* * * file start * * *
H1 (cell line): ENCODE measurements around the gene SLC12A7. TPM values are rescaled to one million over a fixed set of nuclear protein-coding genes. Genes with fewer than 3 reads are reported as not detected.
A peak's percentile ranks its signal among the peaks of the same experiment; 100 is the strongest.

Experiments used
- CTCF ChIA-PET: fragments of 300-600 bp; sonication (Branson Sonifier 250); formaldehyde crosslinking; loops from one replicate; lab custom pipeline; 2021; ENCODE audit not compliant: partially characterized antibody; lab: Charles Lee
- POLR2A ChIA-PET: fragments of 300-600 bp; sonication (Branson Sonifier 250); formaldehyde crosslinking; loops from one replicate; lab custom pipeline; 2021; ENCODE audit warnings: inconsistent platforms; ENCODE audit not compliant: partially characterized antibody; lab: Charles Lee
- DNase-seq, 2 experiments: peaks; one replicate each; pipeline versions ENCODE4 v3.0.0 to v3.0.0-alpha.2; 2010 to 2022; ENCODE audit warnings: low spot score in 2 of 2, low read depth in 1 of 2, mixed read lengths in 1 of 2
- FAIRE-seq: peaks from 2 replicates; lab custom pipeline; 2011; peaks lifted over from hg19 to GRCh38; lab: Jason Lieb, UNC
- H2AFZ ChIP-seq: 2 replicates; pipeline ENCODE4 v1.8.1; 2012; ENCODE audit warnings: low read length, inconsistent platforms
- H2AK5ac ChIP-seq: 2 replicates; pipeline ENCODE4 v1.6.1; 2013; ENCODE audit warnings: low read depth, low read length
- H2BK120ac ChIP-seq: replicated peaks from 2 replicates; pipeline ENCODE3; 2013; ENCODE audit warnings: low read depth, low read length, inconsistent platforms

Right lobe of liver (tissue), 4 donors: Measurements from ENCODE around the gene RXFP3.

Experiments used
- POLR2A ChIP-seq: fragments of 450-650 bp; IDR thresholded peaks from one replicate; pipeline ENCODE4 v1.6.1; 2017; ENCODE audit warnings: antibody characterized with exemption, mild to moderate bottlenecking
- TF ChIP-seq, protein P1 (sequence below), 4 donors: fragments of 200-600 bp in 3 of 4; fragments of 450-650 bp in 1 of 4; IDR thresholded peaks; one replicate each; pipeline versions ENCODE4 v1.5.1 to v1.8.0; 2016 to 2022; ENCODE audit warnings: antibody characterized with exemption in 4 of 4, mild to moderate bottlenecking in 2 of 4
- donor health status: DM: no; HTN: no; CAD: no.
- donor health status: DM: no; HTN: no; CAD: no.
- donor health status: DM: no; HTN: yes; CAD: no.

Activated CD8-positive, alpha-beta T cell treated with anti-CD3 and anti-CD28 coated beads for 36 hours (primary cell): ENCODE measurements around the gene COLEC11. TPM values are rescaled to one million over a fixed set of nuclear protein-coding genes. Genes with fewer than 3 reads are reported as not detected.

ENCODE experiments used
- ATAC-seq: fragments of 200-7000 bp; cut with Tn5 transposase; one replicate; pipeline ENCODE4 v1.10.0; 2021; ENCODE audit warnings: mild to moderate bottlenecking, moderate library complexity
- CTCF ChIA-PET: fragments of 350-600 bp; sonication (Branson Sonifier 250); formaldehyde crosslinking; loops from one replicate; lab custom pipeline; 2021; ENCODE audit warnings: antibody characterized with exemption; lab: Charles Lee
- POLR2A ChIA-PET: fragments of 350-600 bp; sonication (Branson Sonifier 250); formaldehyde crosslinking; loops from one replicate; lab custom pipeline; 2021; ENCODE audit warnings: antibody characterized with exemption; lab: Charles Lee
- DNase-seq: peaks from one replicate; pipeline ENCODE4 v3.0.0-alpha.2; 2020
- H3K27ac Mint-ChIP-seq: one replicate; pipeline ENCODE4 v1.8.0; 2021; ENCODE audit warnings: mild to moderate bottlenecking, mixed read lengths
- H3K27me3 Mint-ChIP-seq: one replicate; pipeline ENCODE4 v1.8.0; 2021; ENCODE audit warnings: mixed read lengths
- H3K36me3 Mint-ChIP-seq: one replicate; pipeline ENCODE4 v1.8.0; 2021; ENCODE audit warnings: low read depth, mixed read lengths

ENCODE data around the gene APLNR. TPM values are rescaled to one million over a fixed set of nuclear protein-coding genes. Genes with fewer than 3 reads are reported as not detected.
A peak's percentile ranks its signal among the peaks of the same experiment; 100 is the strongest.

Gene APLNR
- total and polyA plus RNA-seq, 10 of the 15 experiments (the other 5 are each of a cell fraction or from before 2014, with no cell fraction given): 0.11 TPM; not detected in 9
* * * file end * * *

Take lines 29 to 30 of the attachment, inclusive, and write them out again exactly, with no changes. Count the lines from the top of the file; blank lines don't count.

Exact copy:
Gene APLNR
- total and polyA plus RNA-seq, 10 of the 15 experiments (the other 5 are each of a cell fraction or from before 2014, with no cell fraction given): 0.11 TPM; not detected in 9